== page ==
An important discovery about how our gut protects our bodies from dangerous infections may help scientists understand the causes of inflammatory bowel disease, a group of common disorders that cause painful abdominal cramps, diarrhea, vomiting and other debilitating symptoms.  

“We know that every food-borne bacterial pathogen that we encounter tries to infect the cells that line the gut, but until now it wasn’t clear how these cells defended against infection,” says Dr. Bruce Vallance, the senior and co-corresponding author on the study recently published in the journal Cell Host & Microbe. “We’ve discovered that these cells defend themselves against dangerous bacteria using groups of proteins called inflammasomes.”

Dr. Vallance is a CFRI scientist at BC Children’s Hospital, holder of The Children with Intestinal and Liver Disorders (CH.I.L.D.) Foundation Research Chair in Pediatric Gastroenterology, and Associate Professor with the UBC Department of Pediatrics.

Inflammasomes are groups of proteins that work together to trigger an immune response. Previously, scientists thought that the cells lining the gut weren’t able to make inflammasomes because these cells don’t produce a protein called caspase 1. Scientists believed caspase 1 was a necessary component of inflammasomes because all known inflammasomes used capase 1 as a building block.

In collaboration with U.S. colleagues, Dr. Vallance’s team discovered that the cells lining the gut do in fact make inflammasomes. Instead of caspase 1, inflammasomes in the human gut are made up of another protein called caspase 4.

The way inflammasomes in the gut protect us from infection is also unique. When inflammasomes in the gut encounter dangerous bacteria, they separate from the intestinal lining and pass out of the body as waste, taking the bacteria with them. Other inflammasomes in the human body fight off infection mainly by triggering inflammation.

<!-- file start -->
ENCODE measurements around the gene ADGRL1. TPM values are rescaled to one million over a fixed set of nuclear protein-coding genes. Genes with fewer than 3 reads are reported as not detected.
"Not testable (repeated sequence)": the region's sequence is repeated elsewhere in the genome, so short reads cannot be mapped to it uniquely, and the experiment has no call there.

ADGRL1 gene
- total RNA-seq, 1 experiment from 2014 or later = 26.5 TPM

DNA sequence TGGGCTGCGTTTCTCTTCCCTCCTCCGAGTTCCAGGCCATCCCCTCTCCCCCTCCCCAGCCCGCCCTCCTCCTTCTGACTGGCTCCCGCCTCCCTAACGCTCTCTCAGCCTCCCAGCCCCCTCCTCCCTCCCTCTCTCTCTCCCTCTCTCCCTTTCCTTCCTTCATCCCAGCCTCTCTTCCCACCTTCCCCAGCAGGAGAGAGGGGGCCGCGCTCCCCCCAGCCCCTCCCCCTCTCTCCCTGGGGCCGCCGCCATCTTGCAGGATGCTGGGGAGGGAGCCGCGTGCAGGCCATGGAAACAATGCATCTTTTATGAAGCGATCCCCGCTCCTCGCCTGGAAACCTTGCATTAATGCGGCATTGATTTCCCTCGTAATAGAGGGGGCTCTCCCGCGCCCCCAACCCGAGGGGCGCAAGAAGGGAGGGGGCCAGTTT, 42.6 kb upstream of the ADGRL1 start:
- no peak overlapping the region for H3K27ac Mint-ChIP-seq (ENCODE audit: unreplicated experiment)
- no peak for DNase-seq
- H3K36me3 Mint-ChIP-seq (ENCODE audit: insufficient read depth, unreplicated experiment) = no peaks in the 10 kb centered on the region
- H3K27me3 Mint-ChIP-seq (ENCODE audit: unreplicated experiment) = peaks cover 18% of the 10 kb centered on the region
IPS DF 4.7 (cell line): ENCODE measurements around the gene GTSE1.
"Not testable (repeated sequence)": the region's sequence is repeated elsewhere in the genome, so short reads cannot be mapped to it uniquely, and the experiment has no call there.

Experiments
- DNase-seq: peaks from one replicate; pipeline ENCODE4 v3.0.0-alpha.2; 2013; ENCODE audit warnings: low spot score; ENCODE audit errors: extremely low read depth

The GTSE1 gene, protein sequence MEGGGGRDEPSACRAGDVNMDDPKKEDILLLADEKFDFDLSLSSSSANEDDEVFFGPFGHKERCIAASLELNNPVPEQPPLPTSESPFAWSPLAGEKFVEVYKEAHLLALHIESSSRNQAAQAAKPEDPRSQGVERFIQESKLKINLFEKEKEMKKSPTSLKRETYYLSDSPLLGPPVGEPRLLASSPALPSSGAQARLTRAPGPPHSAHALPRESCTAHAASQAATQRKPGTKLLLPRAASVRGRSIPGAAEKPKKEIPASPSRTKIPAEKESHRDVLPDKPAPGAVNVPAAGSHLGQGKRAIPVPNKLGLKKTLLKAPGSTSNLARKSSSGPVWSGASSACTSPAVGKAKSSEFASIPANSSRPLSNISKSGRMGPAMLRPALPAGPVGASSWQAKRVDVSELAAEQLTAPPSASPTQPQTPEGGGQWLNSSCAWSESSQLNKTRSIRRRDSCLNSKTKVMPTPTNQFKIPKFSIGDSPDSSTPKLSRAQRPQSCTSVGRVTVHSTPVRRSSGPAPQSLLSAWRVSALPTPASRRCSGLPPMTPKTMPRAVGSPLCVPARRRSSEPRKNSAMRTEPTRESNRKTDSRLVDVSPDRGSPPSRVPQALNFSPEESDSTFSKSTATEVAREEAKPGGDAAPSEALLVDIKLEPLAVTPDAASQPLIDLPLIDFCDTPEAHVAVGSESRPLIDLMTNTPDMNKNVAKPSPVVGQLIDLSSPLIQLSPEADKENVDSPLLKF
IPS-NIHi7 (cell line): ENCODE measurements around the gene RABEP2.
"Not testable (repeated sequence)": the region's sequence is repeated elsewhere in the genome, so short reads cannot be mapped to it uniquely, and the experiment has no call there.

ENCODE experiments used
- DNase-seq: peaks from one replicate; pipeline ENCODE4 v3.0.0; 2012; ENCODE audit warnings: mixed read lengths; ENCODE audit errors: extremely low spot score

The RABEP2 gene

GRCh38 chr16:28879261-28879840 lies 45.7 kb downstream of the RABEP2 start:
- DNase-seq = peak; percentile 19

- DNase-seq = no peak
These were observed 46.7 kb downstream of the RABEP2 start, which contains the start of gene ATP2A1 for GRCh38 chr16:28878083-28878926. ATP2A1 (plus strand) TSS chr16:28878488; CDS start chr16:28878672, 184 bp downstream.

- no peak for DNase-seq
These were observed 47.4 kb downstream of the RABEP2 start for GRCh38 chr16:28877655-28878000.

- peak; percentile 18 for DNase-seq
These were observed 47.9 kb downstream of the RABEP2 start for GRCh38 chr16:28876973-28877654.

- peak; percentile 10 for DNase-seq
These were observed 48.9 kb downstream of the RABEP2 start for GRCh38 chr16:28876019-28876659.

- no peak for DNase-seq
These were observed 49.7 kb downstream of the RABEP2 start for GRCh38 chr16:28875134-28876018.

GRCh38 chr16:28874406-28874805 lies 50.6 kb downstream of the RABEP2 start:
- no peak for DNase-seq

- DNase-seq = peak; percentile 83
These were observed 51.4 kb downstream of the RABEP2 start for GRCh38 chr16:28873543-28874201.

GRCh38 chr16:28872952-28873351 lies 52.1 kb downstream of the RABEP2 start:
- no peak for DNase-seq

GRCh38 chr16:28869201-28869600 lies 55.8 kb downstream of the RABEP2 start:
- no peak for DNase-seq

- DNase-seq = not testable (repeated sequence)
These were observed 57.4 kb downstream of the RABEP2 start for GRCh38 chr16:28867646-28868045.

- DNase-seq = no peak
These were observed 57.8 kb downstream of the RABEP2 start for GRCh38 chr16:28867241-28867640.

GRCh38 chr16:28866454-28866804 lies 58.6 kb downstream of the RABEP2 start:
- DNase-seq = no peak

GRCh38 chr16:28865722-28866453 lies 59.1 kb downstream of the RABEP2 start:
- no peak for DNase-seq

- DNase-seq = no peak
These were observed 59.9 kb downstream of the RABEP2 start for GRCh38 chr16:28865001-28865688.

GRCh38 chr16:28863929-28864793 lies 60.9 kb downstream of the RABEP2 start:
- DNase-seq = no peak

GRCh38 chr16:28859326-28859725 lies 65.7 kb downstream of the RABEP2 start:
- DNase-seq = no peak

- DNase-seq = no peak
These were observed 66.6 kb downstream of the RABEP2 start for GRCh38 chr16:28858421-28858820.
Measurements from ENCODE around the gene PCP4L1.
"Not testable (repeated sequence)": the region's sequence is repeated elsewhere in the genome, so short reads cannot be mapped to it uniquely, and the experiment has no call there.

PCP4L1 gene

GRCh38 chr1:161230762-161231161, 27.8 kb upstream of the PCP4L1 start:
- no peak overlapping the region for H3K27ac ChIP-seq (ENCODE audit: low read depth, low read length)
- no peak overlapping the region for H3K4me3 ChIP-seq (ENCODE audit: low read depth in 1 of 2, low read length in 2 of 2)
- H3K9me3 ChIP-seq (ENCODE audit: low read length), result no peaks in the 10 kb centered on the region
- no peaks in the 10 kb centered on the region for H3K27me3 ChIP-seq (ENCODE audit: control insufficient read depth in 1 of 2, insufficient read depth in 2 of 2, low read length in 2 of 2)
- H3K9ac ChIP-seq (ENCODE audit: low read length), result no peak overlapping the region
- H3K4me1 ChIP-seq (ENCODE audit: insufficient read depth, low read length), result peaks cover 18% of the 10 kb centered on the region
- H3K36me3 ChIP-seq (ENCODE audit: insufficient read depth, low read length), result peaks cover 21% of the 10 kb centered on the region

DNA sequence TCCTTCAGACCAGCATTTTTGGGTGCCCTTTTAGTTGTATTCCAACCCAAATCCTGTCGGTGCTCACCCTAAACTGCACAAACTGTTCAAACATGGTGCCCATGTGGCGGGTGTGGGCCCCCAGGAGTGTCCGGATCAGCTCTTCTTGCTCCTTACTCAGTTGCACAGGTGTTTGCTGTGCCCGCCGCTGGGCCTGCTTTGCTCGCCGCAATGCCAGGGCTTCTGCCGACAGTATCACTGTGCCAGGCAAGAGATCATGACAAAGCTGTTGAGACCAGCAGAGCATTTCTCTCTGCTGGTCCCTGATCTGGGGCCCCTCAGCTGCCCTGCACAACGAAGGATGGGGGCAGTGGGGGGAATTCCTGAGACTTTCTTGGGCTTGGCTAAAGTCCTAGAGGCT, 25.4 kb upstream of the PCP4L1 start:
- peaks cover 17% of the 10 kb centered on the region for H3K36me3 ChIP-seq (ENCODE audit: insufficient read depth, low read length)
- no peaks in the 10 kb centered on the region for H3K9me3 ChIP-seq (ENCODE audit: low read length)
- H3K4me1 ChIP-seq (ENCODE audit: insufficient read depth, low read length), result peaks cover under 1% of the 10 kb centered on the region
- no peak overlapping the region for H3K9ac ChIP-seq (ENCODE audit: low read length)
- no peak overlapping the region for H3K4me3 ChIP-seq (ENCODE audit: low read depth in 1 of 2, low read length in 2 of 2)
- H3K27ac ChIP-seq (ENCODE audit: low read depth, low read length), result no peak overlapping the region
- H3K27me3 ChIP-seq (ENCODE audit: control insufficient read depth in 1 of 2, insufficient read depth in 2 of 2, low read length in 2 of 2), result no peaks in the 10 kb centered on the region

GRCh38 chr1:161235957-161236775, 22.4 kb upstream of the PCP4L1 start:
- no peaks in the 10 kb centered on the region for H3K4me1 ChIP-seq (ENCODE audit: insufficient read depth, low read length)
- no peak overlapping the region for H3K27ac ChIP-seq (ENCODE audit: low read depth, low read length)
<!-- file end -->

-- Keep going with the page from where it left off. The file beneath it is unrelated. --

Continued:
This discovery has the potential to improve understanding of the underlying causes of inflammatory bowel disease (IBD). Scientists now suspect that many people with IBD develop the disease because their intestinal cells don’t properly activate inflammasomes, making them more susceptible to chronic bacterial infections. It’s also possible that inflammasomes help repair damage to the intestinal walls, and that this healing function is impaired in people with IBD.

IBD is an umbrella term for Crohn’s disease and ulcerative colitis. The painful and potentially embarrassing effects of IBD have a particularly traumatic effect on children, who often grow up all but confined to their homes, unable to play sports or participate in other normal childhood activities.

Every year at BC Children’s Hospital, approximately 100 children are diagnosed with IBD. Roughly 233,000 Canadians have IBD.

There’s no cure for IBD and about one-third of patients eventually become resistant to current therapies. Dr. Vallance’s lab was built and equipped with funding from the CH.I.L.D. Foundation. It is the first in B.C. dedicated to finding a cure for IBD.

In order to further explore how gut inflammasomes work and how they malfunction in patients, Dr. Vallance and his colleagues plan to grow “mini-guts” in the laboratory using donated intestinal tissue from children who have been diagnosed with IBD. These tissue samples will be collected by gastroenterologists at BC Children's as part of a patient's routine treatment and diagnosis.

“Once we understand how inflammasomes are involved in IBD, we can start to work on more targeted therapies,” says Dr. Vallance.

Read more:

Leigh Knodler, Bruce Vallance, et al, “Noncanonical Inflammasome Activation of Caspase-4/Caspase-11 Mediates Epithelial Defenses against Enteric Bacterial Pathogens,” in Cell-Host & Microbe, August 13, 2014.